It’s difficult to live inside an experiment.
According to modernist preservation organization Docomomo, House II, a daring design by New York modern architect Peter Eisenman, is facing potential demolition. Built in 1970 in Hardwick, Vermont, the boxy white home was an pure experiment in form.
According to Devin Colman, the Architectural Historian for the State of Vermont, the design was literally a Eisenman sketch-turned-home; his first free-standing project, many of the original walls didn’t rise to the ceiling, enclose the space, or really provide privacy. It was more about “the idea of the wall,” and the way light moved through the space (Eisenman would say, if they wanted a “Heidi House,” or a typical winter chalet, why did the clients hire me?).
Now, current owners John and Lydia Makau, who bought the home in 2000, refurbished the interior, and brought it back to life, are looking to sell. While they’re aggressively seeking a sympathetic buyer to care for the home and have lowered the asking price for the home and 15 acres to $425,000, nobody has stepped forward yet. If they can’t sell at that price by the end of June, a pre-arranged buyer interested in the land will move in and demolish the property.
House II is part of a series of 10 experimental homes Eisenman designed following deconstructivist principles (only four were ever built). The architect, famous for buildings such as the Wexner Center for the Arts in Columbus, Ohio and the City of Culture of Galacia in Spain, established himself as part of the New York Five, a group of theoretical designers including Michael Graves, Richard Meier, Charles Gwathmey and John Hejduk.
The home’s initial design was for a couple, Florence Falk, who worked as a psychologist in Manhattan, and Richard Falk, a professor of international law at Princeton, who befriended the architect at a cocktail party, discussed linguistic theory, and, according to a New York Times article, mused about what a “Chomskey-esque home” would look like. Evidently, they got their wish.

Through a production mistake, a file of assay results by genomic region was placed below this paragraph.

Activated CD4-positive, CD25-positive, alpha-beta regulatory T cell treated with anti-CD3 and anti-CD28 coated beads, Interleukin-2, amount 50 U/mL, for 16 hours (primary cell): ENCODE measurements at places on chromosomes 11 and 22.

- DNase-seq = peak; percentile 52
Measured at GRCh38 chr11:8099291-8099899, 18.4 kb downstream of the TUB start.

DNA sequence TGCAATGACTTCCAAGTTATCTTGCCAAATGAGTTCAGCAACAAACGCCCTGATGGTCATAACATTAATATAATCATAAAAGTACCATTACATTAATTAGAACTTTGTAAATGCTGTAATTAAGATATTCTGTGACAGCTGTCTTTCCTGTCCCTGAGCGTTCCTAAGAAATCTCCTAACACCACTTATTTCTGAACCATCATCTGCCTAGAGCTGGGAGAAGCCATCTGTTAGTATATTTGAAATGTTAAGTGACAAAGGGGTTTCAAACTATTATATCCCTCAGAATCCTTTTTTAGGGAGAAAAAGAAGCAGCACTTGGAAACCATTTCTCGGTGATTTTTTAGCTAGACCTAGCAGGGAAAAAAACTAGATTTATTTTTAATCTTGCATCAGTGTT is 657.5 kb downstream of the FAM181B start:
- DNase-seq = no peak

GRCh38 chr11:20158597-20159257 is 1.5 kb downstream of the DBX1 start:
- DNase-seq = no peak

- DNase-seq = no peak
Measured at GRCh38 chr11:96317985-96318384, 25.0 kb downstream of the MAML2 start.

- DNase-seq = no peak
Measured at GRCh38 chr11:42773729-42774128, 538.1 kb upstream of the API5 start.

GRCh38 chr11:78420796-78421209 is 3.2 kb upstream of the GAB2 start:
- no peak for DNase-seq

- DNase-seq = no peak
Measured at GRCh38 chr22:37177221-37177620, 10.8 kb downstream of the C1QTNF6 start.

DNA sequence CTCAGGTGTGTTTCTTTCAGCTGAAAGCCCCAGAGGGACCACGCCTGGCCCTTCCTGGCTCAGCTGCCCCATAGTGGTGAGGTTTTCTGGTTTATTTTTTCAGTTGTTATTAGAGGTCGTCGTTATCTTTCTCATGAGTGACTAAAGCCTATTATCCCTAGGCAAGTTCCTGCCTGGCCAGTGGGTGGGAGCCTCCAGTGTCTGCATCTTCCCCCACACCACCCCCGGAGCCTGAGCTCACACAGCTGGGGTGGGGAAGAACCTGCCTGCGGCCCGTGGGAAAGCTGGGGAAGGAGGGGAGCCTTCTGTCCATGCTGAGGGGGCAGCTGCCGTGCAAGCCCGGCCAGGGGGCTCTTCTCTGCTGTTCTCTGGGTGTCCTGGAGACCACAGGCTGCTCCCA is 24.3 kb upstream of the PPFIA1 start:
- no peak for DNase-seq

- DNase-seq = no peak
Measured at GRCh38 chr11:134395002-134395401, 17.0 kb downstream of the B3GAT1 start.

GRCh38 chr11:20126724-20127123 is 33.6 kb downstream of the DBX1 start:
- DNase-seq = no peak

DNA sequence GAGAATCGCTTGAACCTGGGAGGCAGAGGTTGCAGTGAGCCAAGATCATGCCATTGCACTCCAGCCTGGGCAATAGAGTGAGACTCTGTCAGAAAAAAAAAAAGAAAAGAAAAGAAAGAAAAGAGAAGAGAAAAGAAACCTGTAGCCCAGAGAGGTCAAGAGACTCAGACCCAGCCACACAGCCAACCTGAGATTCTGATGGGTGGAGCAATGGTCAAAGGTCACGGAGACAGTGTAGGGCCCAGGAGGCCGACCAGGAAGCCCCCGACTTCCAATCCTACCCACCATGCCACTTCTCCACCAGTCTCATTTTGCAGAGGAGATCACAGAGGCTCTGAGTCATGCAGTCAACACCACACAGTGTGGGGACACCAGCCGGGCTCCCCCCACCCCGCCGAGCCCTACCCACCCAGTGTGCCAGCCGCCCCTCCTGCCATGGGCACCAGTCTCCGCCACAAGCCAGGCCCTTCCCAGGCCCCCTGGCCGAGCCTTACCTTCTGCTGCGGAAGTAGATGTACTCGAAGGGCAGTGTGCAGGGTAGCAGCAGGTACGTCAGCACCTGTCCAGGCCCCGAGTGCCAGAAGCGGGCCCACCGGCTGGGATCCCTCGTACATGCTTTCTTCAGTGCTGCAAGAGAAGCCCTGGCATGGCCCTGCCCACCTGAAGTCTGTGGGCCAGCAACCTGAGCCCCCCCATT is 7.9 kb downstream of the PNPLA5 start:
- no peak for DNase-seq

Eisenman designed 10 of these experimental homes, and only 4, including the Falk’s home in the rural northeast of Vermont, were ever built. The home wasn’t necessarily built to last; constructed with stock framing and plywood, according to Colman, it “wasn’t a home, it was a cardboard model.” The various openings meant there was little privacy; it was a “wow” house that was very difficult to live in. According to The New York Times article, “A White Elephant Reincarnated”:
When the Falks returned from a California sabbatical, they found a catastrophe: a house with a flat roof, impractical in an area renowned for heavy snowfalls, and numerous skylights that leaked. Worse, positioned directly under the skylights were a series of openings through the upper floor, the smallest, 27 inches square, the largest, 27 inches by 12 feet. They created a remarkable sense of openness and light, but also a hazard for the Falks' 1-year-old son, Dimitri.
Despite the shortcomings, the home has “a lot going on inside,” says Colman, and offered an apt demonstration of Eisenman’s theories (the architect shot back that, “I was interested in doing architecture, not in solving the Falks' privacy problems.”).
Built from a theoretical system of shapes, the home stands as an important monument to modernism. The question is, whether that’s enough to convince a buyer to make an investment.